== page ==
I have all these little nubbins of blog posts sitting in my drafts right now. Half-finished thoughts, half-baked ideas. This is what’s killed every other blog I’ve ever had; those bits sit there, waiting for inspiration that never comes, and eventually I just leave it. But not this time, nosiree. This blog gets the nubbins.
It’s been a weird week. We didn’t get the house we offered on. We decided not to offer on another because it felt like a rebound house. On any given day I waver between “The perfect house will come” and “We might as well just rent this apartment forever.” This was all more fun when I watched it on House Hunters.
Last weekend, I biked across the Golden Gate Bridge, which was one of the goals I set out when I first got my bike. Every time I’d mention that to cycling friends, they’d tell me that it was absolutely something I could do and I’d be so happy to get to ride all the beautiful miles of road in Marin … and then mention that it was crowded and windy and that going around the parts where the sidewalk juts out to accommodate the bridge towers was some of the most frightening riding they’d ever done. I’d pretend to only hear the first part of their sentences.
So we planned this ride that involved crossing the bridge, and all was well on the approach, until I came up on this girl and her (grand?)father on a tandem. The kid was in front. Who lets a 9-year-old steer a tandem bike across a narrow sidewalk over a damn body of water? So I waited to let them get sufficiently ahead, and in doing so got passed by a big group of foreign students, their matching backpack tags blowing in the wind.
And then I finally started riding. Or, coasting, more like, one foot unclipped at all times. I actually hopped off at the first tower because the guy in front of me suddenly braked and threw both of his feet out to the sides of his bike and I really wasn’t sure what was going to happen next. And the towers were made all the scarier by the big groups that would stop there to take pictures, making an already narrow path about 1/3 its normal width.
My first mile of the bridge took more than 10 minutes. When I ran across the bridge in the SF Half two weekends ago, all of the miles started with a 9.
On the way back, it wasn’t so bad; the crowds were mostly our fault anyway for leaving mid-morning when all the bike rental places were open, and most of the out-of-towners seem to take ferries back to the city. But without trying to predict the actions of 70+ people, I had more time to focus on how scary the actual bridge was. Maybe on a sunny, non-windy day, it wouldn’t be so bad, but I think I’ve experienced about six of those on the bridge in six years in San Francisco.
So yeah. I’m glad I did it, I’m glad I can do it, but the next time I want to ride up north, I’m fine driving across the bridge first.
I’ve been watching a lot of the Olympics, and my new favorite Olympian is the teeny tiny platform diver Katie Bell. The minute NBC showed her rocking out with her giant headphones between dives, I was a fan. And I love the way she counts off like a dancer — “five, six, seven, eight!” — before she dives.
But my favorite thing about Katie Bell is her mantra. Right before she walks out to the edge of the platform, she gets this tough little half-smirk on her face and says, “I own this shit.”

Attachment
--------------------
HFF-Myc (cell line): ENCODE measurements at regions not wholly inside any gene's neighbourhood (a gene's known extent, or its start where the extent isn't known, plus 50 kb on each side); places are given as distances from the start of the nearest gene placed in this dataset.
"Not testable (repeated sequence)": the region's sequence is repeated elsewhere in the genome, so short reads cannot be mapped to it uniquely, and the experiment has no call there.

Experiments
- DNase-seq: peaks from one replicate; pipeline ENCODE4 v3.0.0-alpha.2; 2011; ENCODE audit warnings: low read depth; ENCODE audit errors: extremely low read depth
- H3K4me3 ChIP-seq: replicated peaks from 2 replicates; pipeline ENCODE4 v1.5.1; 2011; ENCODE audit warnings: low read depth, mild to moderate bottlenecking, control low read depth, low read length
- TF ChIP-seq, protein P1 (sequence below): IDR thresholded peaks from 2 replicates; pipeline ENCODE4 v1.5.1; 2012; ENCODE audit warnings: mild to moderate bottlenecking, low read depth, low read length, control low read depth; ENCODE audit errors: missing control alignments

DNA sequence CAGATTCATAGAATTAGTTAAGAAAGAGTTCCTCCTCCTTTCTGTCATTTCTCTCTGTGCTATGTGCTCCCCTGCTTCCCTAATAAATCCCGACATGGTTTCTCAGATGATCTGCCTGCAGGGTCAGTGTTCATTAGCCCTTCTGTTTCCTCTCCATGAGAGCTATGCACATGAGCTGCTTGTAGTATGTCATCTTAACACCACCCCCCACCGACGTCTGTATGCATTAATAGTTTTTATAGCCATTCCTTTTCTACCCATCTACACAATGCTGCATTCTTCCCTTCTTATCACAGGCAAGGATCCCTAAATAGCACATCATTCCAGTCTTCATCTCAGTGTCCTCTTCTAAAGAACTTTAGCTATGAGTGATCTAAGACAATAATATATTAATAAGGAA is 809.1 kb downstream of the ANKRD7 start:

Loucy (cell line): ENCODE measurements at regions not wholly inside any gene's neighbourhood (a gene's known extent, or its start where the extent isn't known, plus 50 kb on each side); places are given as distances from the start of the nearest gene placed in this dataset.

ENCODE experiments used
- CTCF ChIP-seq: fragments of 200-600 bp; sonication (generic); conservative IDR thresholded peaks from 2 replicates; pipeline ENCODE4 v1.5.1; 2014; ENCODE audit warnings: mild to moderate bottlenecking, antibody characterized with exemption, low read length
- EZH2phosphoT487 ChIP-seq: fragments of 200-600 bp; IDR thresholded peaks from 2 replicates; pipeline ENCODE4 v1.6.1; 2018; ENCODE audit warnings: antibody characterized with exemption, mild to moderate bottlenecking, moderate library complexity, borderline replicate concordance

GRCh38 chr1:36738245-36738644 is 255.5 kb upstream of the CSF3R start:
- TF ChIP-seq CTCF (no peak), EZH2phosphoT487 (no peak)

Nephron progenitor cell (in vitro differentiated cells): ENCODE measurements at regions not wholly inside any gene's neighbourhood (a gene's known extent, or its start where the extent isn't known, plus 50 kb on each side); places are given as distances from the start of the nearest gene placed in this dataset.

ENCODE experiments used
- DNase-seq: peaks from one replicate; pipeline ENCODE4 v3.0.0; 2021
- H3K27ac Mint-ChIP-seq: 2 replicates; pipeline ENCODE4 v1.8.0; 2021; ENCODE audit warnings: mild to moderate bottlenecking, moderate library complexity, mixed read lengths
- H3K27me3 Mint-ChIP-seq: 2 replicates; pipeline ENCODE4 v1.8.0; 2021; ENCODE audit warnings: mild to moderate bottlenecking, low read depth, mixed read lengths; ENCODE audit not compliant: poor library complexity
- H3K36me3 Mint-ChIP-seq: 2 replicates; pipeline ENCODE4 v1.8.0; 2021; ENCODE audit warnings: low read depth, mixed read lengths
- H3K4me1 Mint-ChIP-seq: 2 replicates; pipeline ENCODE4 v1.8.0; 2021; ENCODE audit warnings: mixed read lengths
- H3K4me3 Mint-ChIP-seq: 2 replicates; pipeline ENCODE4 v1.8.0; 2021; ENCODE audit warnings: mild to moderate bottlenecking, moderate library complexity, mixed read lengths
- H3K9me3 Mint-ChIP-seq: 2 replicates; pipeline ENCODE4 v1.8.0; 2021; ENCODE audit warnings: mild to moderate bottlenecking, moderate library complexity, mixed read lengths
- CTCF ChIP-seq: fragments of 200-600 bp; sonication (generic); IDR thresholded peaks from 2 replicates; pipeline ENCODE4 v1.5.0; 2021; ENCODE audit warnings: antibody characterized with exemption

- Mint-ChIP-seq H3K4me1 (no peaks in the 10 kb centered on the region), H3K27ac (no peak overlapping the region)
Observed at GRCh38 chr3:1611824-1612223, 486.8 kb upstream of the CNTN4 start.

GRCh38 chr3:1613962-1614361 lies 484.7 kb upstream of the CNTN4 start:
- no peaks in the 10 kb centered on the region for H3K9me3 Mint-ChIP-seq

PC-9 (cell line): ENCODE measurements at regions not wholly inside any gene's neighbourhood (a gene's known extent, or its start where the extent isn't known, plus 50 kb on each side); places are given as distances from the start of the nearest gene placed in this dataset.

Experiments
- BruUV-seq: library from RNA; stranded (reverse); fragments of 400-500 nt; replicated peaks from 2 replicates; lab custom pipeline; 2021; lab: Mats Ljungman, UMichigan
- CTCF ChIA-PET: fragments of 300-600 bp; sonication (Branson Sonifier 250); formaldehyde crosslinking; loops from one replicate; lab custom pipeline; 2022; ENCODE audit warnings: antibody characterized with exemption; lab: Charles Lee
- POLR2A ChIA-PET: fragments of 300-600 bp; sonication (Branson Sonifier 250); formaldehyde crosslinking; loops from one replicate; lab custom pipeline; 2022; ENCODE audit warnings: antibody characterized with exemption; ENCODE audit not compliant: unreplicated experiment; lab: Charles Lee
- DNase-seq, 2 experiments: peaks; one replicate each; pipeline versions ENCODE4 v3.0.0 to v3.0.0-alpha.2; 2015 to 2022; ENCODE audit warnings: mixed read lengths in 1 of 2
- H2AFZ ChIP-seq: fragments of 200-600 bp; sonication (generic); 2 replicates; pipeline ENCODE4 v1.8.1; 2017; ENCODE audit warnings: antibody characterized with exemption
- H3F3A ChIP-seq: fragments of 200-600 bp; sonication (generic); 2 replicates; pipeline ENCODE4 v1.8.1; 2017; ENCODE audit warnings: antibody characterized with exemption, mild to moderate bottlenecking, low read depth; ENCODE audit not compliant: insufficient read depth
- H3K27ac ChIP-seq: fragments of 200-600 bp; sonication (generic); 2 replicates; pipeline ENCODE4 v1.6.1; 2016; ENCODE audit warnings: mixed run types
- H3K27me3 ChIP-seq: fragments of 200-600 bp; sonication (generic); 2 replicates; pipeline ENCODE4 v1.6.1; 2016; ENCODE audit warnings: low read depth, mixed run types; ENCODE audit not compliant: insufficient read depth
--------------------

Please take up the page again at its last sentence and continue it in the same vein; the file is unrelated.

I’ve never been big on mantras. I can’t take myself seriously when I use them. I’m not the best at positive self-talk anyway — something I should really get better at for a whole host of reasons — and it’s easy for me to whine right back at myself when I try to say something cheery during a tough workout.
But I feel like Katie Bell has figured out something about mantras for sassy ladies, and I loved watching her stride out onto the edge of that three-story building she was about to throw herself off of and say it every. single. time.
I’m halfway through Berlin training. This weekend I’m going to run 16 miles, which is the longest I’ve ever run in my life. I’m thrilled and terrified. My IT band is still acting like it’s going to freak out at any second but feels fine while I run, so I’m icing and rolling and crossing my fingers. And also digging those fingers into the knot right above my knee at any available opportunity, which might be helping or might not be. I can’t really tell.
My other big problem is my stomach. This is not exactly a new problem; for years, I thought it was the major reason I could never run a marathon, because I struggled to eat anything at all before or during a run. I figured out a combination of food and timing that worked well when I was training for my first half, though, and things have been relatively stable since then.
And things still are stable on long runs. It’s the mid-length weekday runs that are killing me. I can eat and drink appropriately for a 14-mile run but not for a pre-work 7-miler. I’m actually starting to suspect it’s a hydration issue; for long runs, I usually drink water (sometimes with Nuun, sometimes not) half an hour before I go, because I figure it’ll settle in the time it takes me to sunscreen up/download podcasts/walk around the block to warm up. For my weekday runs, I’m trying to get out of the house as quickly as possible, and I typically drink nothing before I go. Which is probably all kinds of stupid. So I’m going to try to change that, even if it means I keep a water bottle by my bed and sip out of it between snoozes. (Potentially reducing the number of those snoozes would be a not entirely undesirable side effect.)
To the person who found this blog looking for “pigeons racing Berlin 2012,” um. I hope you found what you were looking for, and I really hope it wasn’t the Berlin Marathon.